Canon Félix Kir was one of those fellows sent to earth to make the rest of us feel inadequate. Not content with being a canon, he also fought with the resistance and managed to free five thousand prisoners of war. Not content with being a priest and a war hero, he decided to become mayor of Dijon. But Canon Felix Kir was not content with simply helping the souls of his flock, the bodies of prisoners of war, and the city of Dijon. Oh no. He had to make everybody in the whole damned world happier.
How do you do that?
By adding cassis to white wine, thus making a drink called a kir. If you do it with champagne (and I don't suggest you don't), it's a kir royal.
Excuse me for a moment....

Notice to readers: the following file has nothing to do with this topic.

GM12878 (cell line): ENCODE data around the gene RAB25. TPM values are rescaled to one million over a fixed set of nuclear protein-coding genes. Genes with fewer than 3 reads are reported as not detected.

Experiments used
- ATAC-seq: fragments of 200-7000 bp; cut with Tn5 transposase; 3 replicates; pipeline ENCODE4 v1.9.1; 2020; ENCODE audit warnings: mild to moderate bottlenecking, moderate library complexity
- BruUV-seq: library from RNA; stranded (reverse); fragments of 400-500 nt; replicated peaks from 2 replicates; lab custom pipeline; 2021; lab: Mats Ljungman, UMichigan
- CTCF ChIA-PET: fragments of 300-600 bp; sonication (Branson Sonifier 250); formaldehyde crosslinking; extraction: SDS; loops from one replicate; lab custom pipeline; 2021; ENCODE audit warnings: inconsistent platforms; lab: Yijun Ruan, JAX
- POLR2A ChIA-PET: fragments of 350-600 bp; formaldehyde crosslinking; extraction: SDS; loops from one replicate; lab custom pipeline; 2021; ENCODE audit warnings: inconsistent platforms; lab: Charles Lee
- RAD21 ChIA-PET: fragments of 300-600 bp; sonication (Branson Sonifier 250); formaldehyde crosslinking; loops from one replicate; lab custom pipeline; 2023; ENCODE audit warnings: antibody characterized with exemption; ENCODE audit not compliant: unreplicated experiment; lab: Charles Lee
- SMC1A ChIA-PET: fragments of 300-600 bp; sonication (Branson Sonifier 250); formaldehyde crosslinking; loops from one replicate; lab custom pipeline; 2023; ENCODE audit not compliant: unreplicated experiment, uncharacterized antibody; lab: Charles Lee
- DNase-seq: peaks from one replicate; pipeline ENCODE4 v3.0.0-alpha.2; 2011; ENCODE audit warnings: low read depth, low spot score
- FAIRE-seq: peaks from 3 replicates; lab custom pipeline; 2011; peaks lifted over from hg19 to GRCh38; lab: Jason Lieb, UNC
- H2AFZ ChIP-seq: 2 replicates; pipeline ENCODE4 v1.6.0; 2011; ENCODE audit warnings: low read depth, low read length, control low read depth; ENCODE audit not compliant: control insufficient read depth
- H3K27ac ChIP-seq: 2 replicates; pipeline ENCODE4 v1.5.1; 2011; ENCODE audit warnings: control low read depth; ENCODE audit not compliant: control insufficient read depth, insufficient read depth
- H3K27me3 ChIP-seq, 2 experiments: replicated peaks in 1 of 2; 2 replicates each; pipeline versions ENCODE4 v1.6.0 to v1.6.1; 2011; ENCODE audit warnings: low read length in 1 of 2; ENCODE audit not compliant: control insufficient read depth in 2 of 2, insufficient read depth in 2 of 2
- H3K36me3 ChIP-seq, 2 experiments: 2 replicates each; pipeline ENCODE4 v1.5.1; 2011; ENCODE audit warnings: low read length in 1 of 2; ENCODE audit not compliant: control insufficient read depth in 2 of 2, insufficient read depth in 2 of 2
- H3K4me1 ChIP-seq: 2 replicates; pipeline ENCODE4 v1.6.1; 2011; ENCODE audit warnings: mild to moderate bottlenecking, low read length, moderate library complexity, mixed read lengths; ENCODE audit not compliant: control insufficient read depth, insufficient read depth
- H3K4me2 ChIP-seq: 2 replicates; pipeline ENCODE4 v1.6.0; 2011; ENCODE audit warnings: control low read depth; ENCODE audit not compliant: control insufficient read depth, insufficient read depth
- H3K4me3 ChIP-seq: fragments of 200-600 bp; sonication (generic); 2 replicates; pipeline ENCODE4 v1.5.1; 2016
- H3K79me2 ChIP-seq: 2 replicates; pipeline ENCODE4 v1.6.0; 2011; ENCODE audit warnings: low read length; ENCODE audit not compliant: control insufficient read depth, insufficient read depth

That's better. Now where was I? Ah, yes. Greek carpenters.
Greek carpenters needed measuring rods to act as rulers. These were called kanons, so canon came to mean a rule or an accepted standard. For example, the Biblical canon, which is all the books conventionally included in the Bible; and the literary canon, which is the secular equivalent. Then there's the canon, or official list, of saints that you can enter if you are canonised. And there's the rule, or canon, of a religious order under which you can live and thus become a canon like Canon Kir.
Finally, you can compose music using complicated rules. For example you can take a single theme and then repeat it backwards, upside down, at half speed or at double speed. Then you try to make those repetitions work on top of each other. It's all terribly complicated, but if you follow the canon, you will write a canon.
Here's one by Bach with an excellent explanatory video.